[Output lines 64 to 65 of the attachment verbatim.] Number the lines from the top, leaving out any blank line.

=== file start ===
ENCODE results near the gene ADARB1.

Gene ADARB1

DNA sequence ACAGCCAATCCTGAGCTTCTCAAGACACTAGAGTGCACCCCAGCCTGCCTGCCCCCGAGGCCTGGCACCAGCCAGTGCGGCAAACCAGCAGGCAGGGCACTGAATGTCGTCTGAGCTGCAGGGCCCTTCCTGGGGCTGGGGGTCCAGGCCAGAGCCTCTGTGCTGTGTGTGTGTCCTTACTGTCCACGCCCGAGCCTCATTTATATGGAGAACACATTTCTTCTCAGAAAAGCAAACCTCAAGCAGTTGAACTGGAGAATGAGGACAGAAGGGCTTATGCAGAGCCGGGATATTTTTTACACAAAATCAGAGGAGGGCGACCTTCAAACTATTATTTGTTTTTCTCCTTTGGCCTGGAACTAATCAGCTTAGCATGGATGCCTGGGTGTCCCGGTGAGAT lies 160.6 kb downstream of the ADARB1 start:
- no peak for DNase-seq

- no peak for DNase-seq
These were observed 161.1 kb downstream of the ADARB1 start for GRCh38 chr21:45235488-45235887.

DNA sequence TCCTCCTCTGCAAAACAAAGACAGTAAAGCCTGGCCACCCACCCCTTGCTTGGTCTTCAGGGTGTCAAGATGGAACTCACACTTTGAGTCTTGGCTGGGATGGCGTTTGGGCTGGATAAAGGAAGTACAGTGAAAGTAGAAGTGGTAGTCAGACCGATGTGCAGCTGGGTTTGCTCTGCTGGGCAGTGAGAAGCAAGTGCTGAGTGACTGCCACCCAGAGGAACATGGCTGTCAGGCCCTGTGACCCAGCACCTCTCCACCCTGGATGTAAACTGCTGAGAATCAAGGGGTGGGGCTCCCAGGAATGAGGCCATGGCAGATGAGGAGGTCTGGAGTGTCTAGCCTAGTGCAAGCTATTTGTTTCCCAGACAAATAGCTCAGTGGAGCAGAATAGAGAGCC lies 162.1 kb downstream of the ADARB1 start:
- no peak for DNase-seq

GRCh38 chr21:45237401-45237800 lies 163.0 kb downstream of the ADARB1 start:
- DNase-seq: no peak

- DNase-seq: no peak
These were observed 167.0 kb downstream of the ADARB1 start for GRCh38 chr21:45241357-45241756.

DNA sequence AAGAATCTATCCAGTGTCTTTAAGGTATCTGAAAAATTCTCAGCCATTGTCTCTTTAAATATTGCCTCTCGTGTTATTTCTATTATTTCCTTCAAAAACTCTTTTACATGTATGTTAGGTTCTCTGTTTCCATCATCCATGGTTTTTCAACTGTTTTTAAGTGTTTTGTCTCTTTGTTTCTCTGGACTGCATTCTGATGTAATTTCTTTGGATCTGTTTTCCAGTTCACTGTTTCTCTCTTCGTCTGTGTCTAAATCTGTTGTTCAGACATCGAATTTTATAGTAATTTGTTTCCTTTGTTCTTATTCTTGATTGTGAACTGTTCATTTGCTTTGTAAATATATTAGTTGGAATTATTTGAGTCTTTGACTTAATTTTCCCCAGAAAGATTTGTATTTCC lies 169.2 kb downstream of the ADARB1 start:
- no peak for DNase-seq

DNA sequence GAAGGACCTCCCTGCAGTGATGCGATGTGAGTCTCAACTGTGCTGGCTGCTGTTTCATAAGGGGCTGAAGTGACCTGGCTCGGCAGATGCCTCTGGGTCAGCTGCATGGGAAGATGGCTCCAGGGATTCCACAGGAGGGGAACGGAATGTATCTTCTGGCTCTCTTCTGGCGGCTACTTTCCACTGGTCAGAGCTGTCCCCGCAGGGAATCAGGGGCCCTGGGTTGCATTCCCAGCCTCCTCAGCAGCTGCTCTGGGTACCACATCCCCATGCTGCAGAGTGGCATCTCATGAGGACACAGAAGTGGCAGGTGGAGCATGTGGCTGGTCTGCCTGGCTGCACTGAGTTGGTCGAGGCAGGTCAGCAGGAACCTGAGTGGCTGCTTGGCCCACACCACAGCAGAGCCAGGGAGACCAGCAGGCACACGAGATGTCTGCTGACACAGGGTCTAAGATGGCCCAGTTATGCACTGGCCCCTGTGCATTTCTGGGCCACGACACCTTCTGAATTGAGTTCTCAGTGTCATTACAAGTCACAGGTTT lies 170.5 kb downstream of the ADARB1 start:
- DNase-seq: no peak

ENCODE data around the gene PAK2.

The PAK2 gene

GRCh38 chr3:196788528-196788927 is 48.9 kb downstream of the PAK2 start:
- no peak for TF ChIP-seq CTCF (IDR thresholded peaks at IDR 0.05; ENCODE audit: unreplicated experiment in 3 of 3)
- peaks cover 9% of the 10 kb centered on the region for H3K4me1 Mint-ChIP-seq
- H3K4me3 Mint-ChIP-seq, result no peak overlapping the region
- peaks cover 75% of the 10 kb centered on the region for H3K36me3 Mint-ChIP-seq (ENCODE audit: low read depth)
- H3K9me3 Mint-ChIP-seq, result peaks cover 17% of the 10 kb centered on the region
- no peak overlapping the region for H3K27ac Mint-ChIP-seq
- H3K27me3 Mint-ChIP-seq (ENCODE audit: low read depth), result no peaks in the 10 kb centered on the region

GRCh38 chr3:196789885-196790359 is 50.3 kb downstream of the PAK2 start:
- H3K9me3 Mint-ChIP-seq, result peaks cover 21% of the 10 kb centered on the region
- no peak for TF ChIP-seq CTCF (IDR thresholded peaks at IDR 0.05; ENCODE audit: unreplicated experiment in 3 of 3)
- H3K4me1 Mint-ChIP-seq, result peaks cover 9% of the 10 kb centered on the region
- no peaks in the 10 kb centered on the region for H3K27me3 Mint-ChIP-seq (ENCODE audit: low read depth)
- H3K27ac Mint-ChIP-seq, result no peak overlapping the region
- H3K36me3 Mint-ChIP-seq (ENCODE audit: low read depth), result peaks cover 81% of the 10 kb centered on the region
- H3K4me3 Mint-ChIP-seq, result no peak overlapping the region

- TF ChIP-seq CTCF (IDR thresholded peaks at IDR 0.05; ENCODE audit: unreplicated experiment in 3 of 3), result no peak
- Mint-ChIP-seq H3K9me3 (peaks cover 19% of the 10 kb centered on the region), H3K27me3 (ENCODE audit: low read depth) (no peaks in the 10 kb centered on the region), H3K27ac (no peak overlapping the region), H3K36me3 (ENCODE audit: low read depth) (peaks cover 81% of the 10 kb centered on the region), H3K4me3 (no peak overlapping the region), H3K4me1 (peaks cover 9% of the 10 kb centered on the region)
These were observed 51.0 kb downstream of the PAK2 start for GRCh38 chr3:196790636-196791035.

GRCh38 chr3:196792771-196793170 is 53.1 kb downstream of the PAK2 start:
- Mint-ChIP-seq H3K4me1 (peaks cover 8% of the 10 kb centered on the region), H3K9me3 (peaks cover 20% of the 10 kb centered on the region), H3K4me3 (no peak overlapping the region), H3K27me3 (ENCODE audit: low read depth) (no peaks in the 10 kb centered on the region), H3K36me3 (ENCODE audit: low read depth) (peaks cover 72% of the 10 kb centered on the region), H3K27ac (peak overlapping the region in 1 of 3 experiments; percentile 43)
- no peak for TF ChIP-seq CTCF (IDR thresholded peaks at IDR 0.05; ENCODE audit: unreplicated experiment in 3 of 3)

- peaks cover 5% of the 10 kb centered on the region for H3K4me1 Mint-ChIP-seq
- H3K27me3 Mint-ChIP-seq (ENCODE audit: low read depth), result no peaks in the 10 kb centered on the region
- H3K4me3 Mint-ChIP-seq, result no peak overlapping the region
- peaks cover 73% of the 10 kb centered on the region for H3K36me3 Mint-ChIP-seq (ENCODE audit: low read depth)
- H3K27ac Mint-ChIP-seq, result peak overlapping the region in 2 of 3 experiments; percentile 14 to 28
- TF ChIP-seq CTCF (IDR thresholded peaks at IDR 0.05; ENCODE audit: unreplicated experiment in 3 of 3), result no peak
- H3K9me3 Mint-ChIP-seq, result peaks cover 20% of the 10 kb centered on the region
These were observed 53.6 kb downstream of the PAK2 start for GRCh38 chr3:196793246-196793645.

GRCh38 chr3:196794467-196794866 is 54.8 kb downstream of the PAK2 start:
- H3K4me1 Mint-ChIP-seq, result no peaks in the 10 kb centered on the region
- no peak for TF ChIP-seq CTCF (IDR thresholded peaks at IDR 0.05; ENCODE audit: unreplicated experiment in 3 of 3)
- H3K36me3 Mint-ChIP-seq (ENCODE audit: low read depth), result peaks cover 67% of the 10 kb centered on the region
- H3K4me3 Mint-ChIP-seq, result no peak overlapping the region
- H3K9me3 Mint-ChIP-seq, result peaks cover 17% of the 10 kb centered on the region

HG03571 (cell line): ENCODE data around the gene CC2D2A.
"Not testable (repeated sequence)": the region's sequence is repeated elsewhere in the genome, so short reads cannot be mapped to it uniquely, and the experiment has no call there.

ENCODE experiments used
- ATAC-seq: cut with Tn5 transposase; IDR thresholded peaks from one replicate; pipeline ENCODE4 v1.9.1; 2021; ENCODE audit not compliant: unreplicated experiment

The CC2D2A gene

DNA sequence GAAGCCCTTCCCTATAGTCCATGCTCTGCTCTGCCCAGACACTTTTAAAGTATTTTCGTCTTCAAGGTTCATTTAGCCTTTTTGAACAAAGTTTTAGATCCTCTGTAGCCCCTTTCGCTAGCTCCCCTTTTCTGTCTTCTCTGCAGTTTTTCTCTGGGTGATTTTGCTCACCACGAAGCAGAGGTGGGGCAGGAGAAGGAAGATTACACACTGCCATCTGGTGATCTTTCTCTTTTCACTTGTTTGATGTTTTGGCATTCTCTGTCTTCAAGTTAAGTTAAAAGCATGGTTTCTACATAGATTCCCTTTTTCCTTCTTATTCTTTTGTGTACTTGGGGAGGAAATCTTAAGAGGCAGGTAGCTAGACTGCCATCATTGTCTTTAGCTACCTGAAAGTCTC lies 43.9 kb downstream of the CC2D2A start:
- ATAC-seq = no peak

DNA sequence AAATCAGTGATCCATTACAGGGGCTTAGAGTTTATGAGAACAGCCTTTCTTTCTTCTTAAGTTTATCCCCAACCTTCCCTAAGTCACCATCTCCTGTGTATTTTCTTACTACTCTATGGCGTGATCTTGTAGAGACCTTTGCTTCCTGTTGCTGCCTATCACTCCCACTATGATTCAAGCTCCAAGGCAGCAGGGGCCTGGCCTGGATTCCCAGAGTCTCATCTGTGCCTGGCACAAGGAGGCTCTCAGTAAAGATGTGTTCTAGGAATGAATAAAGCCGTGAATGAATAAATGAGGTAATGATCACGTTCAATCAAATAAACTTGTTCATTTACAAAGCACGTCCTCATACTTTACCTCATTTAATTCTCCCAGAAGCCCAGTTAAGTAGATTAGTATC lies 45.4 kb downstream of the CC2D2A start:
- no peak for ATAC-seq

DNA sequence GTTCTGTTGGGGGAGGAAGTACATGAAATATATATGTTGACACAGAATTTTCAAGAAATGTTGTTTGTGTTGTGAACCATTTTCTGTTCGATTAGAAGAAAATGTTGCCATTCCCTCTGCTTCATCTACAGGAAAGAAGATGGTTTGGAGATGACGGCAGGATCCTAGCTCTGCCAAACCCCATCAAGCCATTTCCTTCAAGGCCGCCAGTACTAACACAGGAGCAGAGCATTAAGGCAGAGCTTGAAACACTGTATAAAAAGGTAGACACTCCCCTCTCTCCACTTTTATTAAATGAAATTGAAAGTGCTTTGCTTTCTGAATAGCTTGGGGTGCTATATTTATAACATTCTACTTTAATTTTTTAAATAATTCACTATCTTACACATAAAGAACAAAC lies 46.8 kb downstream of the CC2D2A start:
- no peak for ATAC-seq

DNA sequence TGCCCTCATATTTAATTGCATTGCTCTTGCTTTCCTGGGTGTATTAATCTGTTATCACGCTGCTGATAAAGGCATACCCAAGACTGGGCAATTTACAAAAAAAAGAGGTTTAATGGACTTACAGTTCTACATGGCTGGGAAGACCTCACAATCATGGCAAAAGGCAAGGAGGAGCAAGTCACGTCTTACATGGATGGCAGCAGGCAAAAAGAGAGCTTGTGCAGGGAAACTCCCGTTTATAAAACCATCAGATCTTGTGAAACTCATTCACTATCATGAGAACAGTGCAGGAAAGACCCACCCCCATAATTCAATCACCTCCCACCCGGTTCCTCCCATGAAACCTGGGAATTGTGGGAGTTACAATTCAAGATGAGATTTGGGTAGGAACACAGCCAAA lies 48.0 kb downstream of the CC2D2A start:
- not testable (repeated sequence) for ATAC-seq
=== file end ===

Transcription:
DNA sequence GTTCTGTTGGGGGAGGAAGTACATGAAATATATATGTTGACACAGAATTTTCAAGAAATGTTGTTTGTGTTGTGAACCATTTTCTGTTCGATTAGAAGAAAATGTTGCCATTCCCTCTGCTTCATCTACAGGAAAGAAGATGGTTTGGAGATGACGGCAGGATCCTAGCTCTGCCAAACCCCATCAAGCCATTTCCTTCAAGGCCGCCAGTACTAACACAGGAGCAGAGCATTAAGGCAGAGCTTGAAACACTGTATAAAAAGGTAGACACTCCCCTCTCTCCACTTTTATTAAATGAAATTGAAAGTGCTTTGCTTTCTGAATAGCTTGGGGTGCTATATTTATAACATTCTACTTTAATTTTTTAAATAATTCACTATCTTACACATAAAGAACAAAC lies 46.8 kb downstream of the CC2D2A start:
- no peak for ATAC-seq